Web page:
How to Deal With Posting Something You Regret
It’s not as simple as just hitting delete
The smart-ass tweet. The intemperate blog post. The video rant. The indiscreet selfie. If you’ve been online for more than five minutes, then the odds are good that at some point, you’ve posted something you now regret.
But now, of course, that regrettable post is part of your permanent digital footprint, and undoing the damage isn’t as simple as just hitting delete.
So how do you apologize, or otherwise clean up your own mess?
Wait, do you really need to apologize?
Just because some people are angry at you online doesn’t necessarily mean you’ve done something wrong. Sometimes online outrage is simply a reflection of digital mob mentality: The people you’ve angered are people who hated you already, even if they didn’t know they hated you. When the feminist writer Anita Sarkeesian produced a series of videos critiquing misogyny in video games, she became the target of the vicious, violent backlash that ultimately became known as Gamergate. But that reaction merely underlined the validity of Sarkeesian’s critique.
But sometimes, people’s anger really is a result of insensitivity on your part. One recent example: The TV star Gina Rodriguez’s Instagram video in which she sang along to a song that included the N-word. People were upset and offended, and their responses were useful signals that Rodriguez ought to think more carefully about her actions.
It’s not always easy to see if an apology is warranted when you’re at the the center of a social media firestorm, and it can be just as challenging to think straight when a half-dozen “friends” are piling on in the comments thread on your latest Insta post. A good test is to think about how you’ll feel when you look back on this post in five or 10 years: Will you feel better if your response shows you standing firm, or if it shows you reconsidering and acknowledging error or insensitivity?
How to say sorry
If you decide that an apology is warranted, fight the temptation to explain the reasoning behind your original offense. It almost always ends up reading as self-justification or defensiveness rather than an actual mea culpa. When the YouTube star PewDiePie responded to a Wall Street Journal story enumerating multiple instances of racism and anti-Semitism in his videos, his so-called apology included complaints about his “jokes” being taken out of context, resulting in an even bigger wave of criticism.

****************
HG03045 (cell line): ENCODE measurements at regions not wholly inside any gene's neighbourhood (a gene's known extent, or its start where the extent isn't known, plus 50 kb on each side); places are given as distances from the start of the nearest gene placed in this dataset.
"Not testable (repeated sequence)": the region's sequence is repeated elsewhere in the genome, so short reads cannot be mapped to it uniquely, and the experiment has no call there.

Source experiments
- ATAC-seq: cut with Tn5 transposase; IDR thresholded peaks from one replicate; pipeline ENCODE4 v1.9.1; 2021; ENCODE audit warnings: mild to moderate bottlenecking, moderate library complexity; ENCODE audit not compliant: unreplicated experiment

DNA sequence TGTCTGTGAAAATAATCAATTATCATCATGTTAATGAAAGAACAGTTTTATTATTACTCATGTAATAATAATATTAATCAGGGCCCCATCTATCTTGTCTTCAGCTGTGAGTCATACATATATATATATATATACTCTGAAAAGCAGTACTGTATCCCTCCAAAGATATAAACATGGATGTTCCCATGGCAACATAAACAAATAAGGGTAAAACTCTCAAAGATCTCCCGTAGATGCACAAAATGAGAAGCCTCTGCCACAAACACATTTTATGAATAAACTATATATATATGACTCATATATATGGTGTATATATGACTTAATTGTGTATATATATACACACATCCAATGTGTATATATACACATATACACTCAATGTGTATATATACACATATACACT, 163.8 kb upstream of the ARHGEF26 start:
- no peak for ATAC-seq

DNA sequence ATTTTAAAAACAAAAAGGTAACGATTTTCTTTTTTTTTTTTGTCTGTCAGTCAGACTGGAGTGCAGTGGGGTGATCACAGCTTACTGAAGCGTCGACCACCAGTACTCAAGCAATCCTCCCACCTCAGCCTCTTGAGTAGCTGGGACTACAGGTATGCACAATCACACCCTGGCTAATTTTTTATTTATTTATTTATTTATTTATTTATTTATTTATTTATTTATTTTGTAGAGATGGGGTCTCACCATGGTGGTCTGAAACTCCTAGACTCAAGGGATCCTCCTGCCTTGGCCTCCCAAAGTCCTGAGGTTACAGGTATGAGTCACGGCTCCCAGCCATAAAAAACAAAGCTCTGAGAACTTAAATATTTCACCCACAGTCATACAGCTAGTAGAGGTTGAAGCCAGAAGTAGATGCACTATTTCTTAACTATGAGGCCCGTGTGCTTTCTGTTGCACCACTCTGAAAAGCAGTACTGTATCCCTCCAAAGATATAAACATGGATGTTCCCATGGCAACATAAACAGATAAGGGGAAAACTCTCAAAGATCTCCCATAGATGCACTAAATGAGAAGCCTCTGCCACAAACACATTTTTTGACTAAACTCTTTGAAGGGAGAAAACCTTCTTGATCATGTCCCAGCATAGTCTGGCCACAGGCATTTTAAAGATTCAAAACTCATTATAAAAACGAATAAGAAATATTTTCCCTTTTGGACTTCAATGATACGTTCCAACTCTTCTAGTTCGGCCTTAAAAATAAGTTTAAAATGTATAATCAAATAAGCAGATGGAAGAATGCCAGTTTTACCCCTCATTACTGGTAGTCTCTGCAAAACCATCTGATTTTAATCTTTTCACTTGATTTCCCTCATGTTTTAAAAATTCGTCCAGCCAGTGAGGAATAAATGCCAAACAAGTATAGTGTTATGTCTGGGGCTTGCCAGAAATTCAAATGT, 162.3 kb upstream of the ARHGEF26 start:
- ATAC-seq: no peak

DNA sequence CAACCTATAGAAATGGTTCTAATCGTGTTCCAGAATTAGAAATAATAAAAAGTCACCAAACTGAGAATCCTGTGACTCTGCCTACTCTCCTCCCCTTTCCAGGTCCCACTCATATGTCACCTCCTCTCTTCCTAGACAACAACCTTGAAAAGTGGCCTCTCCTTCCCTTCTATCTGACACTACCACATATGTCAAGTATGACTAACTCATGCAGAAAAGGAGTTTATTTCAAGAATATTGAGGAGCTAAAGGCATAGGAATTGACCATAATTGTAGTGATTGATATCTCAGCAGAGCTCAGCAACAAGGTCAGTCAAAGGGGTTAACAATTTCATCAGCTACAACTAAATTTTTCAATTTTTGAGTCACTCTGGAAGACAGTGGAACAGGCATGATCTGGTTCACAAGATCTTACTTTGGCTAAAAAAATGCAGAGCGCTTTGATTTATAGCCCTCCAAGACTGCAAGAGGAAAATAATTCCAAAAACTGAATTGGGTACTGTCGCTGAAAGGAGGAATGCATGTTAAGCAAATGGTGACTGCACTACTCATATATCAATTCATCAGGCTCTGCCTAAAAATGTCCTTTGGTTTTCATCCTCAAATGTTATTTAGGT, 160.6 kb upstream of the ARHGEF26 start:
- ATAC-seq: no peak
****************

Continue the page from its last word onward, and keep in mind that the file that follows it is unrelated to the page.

The same dynamic can unfold on a smaller scale if you try to handle critical comments by explaining or qualifying your original statement. Instead, show that you understand the hurtful impact of your post. That means doing your homework by learning a bit more about the way in which you’ve erred. If your friends are telling you that your video was insensitive to intellectually disabled people, or your Facebook post is dismissive of the challenges that trans people face, read up on the historical challenges of those communities. You’ll be a lot more likely to post a genuinely thoughtful, sensitive reply if you understand why you’ve upset other people.
How to quiet your post
Even if you delete the offending post, know that it’s just about impossible to make anything really disappear online: Between screenshots, the Wayback Machine, and features like Twitter’s archive, you never know how something can resurface.
And deleting isn’t necessarily the right answer, anyway. If your transgression has already attracted online attention, trying to erase the evidence can make you look sketchy. What’s more, deleting your offense, rather than actually addressing it, costs you the opportunity to make amends, and prevents other people from learning from your mistakes.
Instead, clearly tie your apology to the original content. If it was a bad tweet, post the apology as a reply, or as a comment on a retweet. If it was a Facebook post, edit it to put the apology at the top.
Once you’ve posted your warranted, sincere, and considered apology, you can take measures to make your original offense less visible: After all, there’s no benefit to spreading the hurt even more widely. If you’re apologizing for a blog post, you could add a noindex tag to the hidden code in your blog post, which in theory will remove it from search results (though there’s no guarantee it won’t pop-up in some other way). If you’re apologizing for something you posted on a social media platform that allows you to edit, rather than just delete, existing posts (like Facebook), you can remove any hashtags that made your original post more visible elsewhere on the site. If it’s on a site where the only option is deletion (like Twitter), you might want to post a whole bunch of new updates to push the regretted item further down your page or profile.
Whatever you do, don’t let your regretted post keep you from participating in online conversations. Whenever I get in hot water — something that seems to happen every year or two — I hear from friends or colleagues who tell me that the experience of online roasting has cowed them into silence. It’s understandable, but it’s also a mistake. Letting only the loudest, angriest voices participate in the conversation? Now that is a real cause for regret.